16 May 2015

1930s reading

Two (library) books from Persephone Press, republishing forgotten or neglected novels from the mid-20th century. 
The endpaper fabric is taken from 'Rope and Dandelion',
a blockprinted velvet designed and printed by
Margaret Calkin James for her new house, 'Hornbeams' in
Hampstead Garden Suburb, in 1936.
"The New House" by Lettice Cooper was published in 1936. Set in one day, it tells of the move from a large family home to a smaller one - a "window of opportunity" for Rhoda, who has been doing her mother's bidding for years and longs to see Life. (The author herself was yet to break free from her own mother.) It deals with the meaning of home and stability within family tradition and the clamouring of the outside world in what we now know was a prelude to WW2 and the class upheavals that followed it. The socialist undercurrents have a different slant today, and though those basic problems remain, the story is quite gripping and the characters arouse outrage at times, soon followed by sympathy. There is vivid jealousy, and poignant depiction of lost love.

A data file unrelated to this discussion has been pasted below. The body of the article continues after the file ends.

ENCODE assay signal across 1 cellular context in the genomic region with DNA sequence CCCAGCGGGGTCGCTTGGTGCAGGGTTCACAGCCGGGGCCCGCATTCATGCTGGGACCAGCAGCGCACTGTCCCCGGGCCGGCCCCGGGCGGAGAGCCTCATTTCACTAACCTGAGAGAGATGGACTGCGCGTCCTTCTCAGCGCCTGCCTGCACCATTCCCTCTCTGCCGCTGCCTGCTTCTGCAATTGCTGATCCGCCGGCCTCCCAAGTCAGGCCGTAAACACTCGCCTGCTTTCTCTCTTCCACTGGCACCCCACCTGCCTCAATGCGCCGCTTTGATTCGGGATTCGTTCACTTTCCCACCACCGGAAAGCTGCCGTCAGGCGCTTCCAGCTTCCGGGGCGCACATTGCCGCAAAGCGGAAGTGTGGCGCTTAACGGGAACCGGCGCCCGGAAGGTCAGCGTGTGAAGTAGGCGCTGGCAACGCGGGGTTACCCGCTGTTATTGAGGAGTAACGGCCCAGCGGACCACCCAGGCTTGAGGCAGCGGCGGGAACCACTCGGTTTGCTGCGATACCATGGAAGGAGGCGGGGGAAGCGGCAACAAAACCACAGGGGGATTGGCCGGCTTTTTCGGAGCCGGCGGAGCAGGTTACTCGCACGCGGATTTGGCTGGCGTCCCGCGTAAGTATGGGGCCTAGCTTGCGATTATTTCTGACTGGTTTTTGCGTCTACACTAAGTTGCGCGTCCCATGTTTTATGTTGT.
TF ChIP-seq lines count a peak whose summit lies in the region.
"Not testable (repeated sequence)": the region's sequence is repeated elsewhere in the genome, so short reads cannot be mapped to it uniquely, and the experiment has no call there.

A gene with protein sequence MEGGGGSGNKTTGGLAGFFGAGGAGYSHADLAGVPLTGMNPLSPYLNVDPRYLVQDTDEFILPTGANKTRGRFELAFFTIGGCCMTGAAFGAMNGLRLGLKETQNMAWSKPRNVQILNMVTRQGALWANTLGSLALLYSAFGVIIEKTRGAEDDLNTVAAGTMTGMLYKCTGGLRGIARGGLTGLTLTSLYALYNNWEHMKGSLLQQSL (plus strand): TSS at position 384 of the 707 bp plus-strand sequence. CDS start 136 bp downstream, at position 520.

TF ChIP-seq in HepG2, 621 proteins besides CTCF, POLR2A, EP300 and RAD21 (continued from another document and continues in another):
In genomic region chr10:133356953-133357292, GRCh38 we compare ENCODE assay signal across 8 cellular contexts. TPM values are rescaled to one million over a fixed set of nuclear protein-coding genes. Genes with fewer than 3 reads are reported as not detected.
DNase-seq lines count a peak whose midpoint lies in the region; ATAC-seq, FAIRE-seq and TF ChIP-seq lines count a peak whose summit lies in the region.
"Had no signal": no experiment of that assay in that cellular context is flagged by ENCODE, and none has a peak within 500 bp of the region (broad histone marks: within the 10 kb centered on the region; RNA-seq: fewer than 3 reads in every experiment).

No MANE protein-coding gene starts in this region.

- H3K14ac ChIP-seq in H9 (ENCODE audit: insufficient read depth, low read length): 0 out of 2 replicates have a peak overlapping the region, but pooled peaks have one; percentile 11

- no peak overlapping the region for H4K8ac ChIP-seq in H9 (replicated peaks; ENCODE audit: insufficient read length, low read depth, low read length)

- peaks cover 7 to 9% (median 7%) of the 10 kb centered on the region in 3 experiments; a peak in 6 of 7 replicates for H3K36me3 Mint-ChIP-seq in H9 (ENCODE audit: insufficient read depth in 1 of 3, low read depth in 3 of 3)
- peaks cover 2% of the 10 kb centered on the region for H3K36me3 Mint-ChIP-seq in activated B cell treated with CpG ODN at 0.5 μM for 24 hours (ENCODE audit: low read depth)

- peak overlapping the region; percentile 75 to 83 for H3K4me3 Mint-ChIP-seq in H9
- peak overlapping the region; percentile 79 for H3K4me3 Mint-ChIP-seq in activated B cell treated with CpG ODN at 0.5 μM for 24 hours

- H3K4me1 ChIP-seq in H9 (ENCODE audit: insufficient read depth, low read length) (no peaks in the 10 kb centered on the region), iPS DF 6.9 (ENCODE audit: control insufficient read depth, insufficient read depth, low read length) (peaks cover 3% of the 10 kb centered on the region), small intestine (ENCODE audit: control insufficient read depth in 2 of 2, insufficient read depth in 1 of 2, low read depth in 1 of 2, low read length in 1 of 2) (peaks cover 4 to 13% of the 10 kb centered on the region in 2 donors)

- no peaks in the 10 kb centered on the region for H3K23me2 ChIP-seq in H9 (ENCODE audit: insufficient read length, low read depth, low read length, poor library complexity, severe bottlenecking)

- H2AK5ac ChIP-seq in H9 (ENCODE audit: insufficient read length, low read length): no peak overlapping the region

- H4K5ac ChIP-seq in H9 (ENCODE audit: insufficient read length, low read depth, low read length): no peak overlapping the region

Endpapers taken from 'Dahlias', a 1931 design for a dress silk by Madeleine Lawrence
"The Fortnight in September" by RC Sherriff, first published in 1931, is the story of a middle-class London family's holiday at the seaside. I'm not far along in it, not far enough to guess where it's going, but already the family is frighteningly claustrophobic. The "period details" are interesting - what are sandshoes, and were sailboats (toys) really called yachts?

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